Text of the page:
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UHSAA: East High allowed to go to playoffs; Timpview forfeits upheld

By Rod Zundel, Shara Park and Alex Cabrero | Posted - Oct. 19, 2012 at 10:53 p.m.


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SALT LAKE CITY — After an appeal and silent protest from East High students, players and parents, the Utah High School Activities Association have ruled to allow the Leopards to participate in the playoffs. The Timpview forfeits were upheld.

The Board of Trustees ruled that the seven-game forfeit would be lifted for East High, but the school will receive a $6,000 fine for allowing the ineligible player to participate in those games. They also will not be allowed to keep their Region 6 title, and coach Brandon Matich will be placed on a three-game probation.

The East High football program learned on Thursday that they would forfeit seven games due to an ineligible player that played in those games, and as a result the team would not qualify for the playoffs.

The player was ineligible due to paperwork that was filled out incorrectly when the student transferred from a charter school - and then the school's athletic director didn't follow up on it.

The players father is a coach at East - and says the whole reason his son transferred was because he has a heart condition that includes a pacemaker - and in order for him to play football he needed to be under constant supervision.

But, Kevin Dustin, the assistant director of the Utah High School Activities Association insists that no paperwork was submitted for the transfer student.

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"They did not understand the rules correctly and no paperwork was submitted," Dustin said.

The UHSAA says any further proven rules violation regarding the 2012 football season will result in immediate disqualification of East from further participation this season.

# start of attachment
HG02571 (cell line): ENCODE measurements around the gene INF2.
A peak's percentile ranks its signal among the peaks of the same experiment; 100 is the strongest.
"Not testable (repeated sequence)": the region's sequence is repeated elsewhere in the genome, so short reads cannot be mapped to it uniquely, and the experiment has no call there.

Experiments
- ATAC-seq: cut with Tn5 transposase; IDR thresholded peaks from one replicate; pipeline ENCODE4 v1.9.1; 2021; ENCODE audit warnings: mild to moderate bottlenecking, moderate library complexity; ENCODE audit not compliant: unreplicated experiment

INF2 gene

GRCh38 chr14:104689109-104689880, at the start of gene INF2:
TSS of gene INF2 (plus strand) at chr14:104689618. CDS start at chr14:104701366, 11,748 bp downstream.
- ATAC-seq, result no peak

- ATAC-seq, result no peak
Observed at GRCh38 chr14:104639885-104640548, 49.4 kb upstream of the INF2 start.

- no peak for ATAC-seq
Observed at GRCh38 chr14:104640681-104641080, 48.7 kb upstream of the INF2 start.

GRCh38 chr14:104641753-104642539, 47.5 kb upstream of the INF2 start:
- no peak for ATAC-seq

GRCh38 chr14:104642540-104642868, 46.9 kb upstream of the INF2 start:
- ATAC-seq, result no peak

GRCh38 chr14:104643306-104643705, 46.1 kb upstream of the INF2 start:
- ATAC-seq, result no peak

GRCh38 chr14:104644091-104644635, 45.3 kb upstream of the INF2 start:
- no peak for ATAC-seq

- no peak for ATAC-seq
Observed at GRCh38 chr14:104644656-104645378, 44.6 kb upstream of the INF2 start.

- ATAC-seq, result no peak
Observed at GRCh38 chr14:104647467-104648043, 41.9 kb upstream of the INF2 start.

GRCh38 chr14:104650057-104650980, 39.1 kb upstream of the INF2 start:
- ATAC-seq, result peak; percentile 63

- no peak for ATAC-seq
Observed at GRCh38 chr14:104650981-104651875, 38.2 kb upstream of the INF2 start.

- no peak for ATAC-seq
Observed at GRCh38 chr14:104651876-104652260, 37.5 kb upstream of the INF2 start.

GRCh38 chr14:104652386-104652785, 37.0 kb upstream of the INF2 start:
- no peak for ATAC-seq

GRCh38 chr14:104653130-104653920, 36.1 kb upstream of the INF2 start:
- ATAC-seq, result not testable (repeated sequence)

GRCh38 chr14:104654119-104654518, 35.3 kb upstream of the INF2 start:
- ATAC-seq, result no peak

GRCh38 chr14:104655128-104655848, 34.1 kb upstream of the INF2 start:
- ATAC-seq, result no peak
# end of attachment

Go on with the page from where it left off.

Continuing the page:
However, it appears that East High was not the only school having issues with ineligible players. The Timpview football team has also been penalized for allowing an ineligible player to play in game against Mountain View High School.

The Board of Trustees ruled that the Timpview penalties would be upheld, and the team will forfeit the two preseason games that an ineligible player participated.

It was also ruled that Timpview would receive a $1,500 fine and any further proven rules violation regarding the 2012 football season will result in immediate disqualification of Timpview from further participation in the season.

On Friday, Timpview confessed that the ineligible player played not only in the Mountain View game, but also in their game against Maple Mountain. Timpview realized their second error while reviewing video footage of the game. Timpview said the player in question did not appear in the stats for the game which is why they didn't catch the error earlier.


When we found a player that was outside those parameters, we felt it was our responsibility to bring that forward.

–Al Poland, Timpview Athletic Director


"When we found a player that was outside those parameters, we felt it was our responsibility to bring that forward," said Timpview Athletic Director Al Poland.

Timpview will still be allowed to play in the playoffs, but without the ranking they feel they deserve.

"No question it's hard, because there are 120 plus football players at Timpview who have dedicated their summer (to this)," Poland said.

Because of the ruling against Timpview High School, it made tonight's game — Orem High School versus Timpanogos, that much more important.

Orem basically dominated the game, winning a share of the region title with Maple Mountain, but getting that all important number one seed. And even though Timpanogos lost tonight, the ruling against Timpview also means they get a higher seed.

"It's really big, because now we're going to end up being in a different place than what I thought we were fighting for, so," said Tricia Morin, a mother of a Timpanogos player.

Poland knows it should have been his school at the top, but he also says, his school did the right thing by reporting their ineligible player. He feels it's an important lesson for his students to always do the right thing, no matter how hard it is.

Photos

Rod Zundel
    Shara Park
      Alex Cabrero

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